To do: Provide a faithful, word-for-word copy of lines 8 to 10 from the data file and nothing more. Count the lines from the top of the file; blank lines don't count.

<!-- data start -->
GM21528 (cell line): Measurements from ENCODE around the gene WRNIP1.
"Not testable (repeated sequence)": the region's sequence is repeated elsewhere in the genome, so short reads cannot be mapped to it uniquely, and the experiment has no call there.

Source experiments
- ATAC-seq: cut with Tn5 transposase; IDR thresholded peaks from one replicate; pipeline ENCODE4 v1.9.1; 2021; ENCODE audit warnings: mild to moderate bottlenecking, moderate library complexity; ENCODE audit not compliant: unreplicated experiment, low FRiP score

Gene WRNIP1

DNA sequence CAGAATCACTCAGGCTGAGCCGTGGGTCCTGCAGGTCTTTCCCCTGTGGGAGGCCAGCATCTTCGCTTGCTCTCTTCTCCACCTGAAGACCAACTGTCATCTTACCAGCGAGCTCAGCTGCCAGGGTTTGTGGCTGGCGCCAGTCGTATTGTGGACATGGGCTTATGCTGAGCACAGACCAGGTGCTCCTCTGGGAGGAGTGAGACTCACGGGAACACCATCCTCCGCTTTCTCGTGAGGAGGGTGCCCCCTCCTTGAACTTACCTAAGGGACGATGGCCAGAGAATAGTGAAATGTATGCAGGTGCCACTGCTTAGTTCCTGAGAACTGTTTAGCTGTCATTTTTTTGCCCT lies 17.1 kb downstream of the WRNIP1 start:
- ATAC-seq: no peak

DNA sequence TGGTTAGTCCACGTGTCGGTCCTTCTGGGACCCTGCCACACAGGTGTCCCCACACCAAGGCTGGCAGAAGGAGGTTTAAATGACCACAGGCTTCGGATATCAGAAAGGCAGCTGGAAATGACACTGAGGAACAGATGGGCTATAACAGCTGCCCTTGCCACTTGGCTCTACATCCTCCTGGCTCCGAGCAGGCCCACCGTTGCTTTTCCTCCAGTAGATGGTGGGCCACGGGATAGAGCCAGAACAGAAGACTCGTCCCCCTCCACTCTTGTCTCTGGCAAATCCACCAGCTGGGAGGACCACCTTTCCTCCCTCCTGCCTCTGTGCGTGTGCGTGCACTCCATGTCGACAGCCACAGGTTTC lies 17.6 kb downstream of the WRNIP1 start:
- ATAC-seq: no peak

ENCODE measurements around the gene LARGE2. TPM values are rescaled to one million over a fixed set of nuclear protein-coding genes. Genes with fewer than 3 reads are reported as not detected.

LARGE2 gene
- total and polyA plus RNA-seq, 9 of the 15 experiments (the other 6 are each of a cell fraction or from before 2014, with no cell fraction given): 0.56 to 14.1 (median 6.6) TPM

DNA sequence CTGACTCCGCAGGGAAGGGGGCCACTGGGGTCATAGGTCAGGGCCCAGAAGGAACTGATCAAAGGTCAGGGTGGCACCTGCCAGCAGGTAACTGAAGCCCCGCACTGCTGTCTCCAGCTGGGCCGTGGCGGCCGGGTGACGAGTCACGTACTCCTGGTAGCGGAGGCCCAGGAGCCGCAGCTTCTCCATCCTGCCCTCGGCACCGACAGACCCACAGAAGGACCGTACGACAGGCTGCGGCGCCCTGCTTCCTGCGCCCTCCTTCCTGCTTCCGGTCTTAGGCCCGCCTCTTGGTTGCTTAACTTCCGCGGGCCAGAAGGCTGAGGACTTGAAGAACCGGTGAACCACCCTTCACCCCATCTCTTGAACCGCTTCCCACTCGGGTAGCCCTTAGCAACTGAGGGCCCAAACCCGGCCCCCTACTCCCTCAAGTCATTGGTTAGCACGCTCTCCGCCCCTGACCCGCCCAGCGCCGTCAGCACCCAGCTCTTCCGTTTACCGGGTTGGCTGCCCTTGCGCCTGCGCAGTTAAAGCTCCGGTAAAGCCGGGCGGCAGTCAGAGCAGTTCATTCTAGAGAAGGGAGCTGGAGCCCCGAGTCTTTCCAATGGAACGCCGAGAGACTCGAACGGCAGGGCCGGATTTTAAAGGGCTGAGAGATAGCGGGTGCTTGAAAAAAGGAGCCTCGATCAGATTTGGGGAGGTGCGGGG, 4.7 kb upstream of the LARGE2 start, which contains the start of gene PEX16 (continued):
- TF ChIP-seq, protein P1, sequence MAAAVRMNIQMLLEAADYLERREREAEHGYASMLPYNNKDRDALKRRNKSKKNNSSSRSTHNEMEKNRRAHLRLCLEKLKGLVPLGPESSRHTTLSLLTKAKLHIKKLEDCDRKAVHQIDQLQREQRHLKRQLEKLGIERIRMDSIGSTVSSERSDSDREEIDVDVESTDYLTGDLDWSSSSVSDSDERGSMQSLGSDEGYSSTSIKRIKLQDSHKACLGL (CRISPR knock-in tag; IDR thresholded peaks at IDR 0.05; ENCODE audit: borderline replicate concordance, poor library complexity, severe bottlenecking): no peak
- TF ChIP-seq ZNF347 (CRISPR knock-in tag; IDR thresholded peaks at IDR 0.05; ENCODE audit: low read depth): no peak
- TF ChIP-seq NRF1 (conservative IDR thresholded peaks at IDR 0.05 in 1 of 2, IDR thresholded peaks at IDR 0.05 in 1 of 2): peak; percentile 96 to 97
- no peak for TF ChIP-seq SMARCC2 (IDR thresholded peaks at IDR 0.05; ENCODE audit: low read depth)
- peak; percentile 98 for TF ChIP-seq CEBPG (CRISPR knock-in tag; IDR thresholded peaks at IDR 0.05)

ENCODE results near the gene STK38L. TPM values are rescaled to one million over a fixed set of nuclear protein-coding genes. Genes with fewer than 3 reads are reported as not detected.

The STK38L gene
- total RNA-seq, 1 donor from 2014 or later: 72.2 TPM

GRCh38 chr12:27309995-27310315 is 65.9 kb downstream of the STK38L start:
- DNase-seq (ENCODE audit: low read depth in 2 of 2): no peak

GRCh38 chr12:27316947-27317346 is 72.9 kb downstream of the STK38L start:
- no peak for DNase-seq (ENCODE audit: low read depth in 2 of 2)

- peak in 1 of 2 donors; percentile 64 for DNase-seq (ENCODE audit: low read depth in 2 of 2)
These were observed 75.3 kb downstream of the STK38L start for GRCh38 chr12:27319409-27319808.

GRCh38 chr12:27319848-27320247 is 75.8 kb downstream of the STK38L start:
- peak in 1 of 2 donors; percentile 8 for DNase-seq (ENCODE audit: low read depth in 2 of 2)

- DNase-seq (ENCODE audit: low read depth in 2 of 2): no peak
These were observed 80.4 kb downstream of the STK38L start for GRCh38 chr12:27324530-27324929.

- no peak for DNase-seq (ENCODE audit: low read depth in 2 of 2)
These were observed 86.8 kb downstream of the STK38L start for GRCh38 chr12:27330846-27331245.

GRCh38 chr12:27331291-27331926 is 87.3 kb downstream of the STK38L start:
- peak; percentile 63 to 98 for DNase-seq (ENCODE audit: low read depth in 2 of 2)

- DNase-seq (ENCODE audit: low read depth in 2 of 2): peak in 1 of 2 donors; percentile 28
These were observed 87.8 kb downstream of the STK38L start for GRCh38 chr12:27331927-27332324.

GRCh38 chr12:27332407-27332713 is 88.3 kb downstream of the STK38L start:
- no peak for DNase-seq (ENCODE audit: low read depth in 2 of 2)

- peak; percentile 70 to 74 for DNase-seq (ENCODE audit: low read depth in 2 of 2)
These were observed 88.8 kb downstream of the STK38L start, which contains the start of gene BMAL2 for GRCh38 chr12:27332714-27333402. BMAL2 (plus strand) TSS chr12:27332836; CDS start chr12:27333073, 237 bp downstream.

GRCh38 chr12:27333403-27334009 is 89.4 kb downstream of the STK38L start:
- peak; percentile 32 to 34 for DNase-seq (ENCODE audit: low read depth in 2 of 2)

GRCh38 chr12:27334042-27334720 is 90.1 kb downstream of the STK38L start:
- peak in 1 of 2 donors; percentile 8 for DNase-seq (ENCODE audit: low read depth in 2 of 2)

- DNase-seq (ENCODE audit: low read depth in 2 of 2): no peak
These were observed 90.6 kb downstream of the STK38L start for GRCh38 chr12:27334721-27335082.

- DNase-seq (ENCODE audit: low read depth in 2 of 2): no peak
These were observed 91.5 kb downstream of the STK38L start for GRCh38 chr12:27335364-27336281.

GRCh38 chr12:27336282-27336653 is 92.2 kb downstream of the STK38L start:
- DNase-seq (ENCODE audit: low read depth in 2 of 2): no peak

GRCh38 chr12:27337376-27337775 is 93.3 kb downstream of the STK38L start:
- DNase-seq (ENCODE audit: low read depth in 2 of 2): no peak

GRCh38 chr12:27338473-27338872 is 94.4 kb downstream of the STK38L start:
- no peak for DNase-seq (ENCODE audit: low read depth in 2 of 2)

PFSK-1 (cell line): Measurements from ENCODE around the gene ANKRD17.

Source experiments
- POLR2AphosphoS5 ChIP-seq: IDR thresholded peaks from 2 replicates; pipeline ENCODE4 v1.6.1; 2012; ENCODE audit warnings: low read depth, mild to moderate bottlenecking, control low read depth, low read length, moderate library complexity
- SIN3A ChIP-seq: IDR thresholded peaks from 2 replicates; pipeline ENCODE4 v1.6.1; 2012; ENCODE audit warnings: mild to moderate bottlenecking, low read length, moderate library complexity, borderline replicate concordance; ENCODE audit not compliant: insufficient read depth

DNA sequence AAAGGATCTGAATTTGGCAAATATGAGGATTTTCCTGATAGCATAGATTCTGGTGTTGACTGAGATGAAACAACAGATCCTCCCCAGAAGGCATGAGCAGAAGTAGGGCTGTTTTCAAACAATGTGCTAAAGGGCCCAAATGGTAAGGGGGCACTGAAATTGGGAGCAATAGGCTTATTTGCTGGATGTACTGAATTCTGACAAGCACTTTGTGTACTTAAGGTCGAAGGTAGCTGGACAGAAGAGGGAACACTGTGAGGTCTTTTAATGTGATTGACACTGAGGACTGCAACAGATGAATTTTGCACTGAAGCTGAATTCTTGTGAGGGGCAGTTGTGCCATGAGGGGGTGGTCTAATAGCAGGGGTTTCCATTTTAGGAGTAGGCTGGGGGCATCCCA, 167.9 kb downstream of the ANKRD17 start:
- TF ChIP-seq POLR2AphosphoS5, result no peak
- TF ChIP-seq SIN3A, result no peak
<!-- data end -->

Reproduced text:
DNA sequence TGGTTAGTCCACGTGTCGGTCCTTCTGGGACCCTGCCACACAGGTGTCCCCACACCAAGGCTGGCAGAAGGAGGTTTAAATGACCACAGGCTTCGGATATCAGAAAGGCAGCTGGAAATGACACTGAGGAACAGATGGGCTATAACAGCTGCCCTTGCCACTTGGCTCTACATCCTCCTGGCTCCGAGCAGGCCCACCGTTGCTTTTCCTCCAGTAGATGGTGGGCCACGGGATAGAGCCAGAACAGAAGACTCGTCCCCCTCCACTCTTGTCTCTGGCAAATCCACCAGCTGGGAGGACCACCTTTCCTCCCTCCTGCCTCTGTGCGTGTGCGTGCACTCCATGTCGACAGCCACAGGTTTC lies 17.6 kb downstream of the WRNIP1 start:
- ATAC-seq: no peak

ENCODE measurements around the gene LARGE2. TPM values are rescaled to one million over a fixed set of nuclear protein-coding genes. Genes with fewer than 3 reads are reported as not detected.